Social Security Reform with Uninsurable Income Risk and Endogenous Borrowing Constraints
Juan Rojas () and
Carlos Urrutia ()
Macroeconomics from University Library of Munich, Germany
We study the aggregate effects of a social security reform in a large overlapping generations model where markets are incomplete and households face uninsurable idiosyncratic income shocks. We depart from the previous literature by assuming that, because of lack of commitment in the credit market, the borrowing constraint in the unique asset is endogenously determined by the agents' incentives to default on previous debts. We find that a model with exogenous borrowing constraints overestimates the positive e¤ect of reforming social security on the capital stock and the saving rate, compared to our model with endogenous borrowing limit. The reason is that, in the latter, the size of precautionary savings is smaller because after the reform the incentives to default on previous debts are lower and consequently households face more relaxed borrowing limits. Adding retirement accounts to the basic model does not change these conclusions, although the quantitative importance of endogenizing borrowing constraints is reduced.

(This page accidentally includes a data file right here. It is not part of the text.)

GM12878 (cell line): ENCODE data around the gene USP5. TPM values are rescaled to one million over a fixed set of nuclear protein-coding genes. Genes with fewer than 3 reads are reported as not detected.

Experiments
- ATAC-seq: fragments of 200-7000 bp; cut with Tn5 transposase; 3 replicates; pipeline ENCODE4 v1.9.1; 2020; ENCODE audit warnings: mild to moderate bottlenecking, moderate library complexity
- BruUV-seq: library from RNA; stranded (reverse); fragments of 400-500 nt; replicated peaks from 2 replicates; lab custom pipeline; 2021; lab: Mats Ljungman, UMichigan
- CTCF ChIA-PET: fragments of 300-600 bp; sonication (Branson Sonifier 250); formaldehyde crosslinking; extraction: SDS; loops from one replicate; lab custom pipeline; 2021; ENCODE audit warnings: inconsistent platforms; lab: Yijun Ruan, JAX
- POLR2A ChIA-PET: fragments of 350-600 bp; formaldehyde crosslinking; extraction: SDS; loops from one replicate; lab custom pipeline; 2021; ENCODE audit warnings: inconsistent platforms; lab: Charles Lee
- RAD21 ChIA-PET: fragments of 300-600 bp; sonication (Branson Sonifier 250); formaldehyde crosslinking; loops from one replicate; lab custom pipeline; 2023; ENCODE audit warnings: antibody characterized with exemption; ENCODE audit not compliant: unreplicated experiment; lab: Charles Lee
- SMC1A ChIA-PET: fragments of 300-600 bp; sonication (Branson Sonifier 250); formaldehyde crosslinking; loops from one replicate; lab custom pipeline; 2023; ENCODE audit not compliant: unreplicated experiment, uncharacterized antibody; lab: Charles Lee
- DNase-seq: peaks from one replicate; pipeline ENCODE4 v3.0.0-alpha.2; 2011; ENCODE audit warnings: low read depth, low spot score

Keywords: Social Security; Borrowing Constraints; Incomplete Marrkets; Income Risk (search for similar items in EconPapers)
JEL-codes: E (search for similar items in EconPapers)
Pages: 31 pages
New Economics Papers: this item is included in nep-ias
Note: Type of Document - pdf; pages: 31
References: View references in EconPapers View complete reference list from CitEc
Citations: View citations in EconPapers (3) Track citations by RSS feed
Downloads: (external link)
Working Paper: Social Security Reform with Uninsurable Income Risk and Endogenous Borrowing Constraints (2006)
Working Paper: Social Security Reform with Uninsurable Income Risk and Endogenous Borrowing Constraints (2004)
This item may be available elsewhere in EconPapers: Search for items with the same title.
Export reference: BibTeX
RIS (EndNote, ProCite, RefMan)
Persistent link: https://EconPapers.repec.org/RePEc:wpa:wuwpma:0410010
Access Statistics for this paper
More papers in Macroeconomics from University Library of Munich, Germany
Bibliographic data for series maintained by EconWPA ().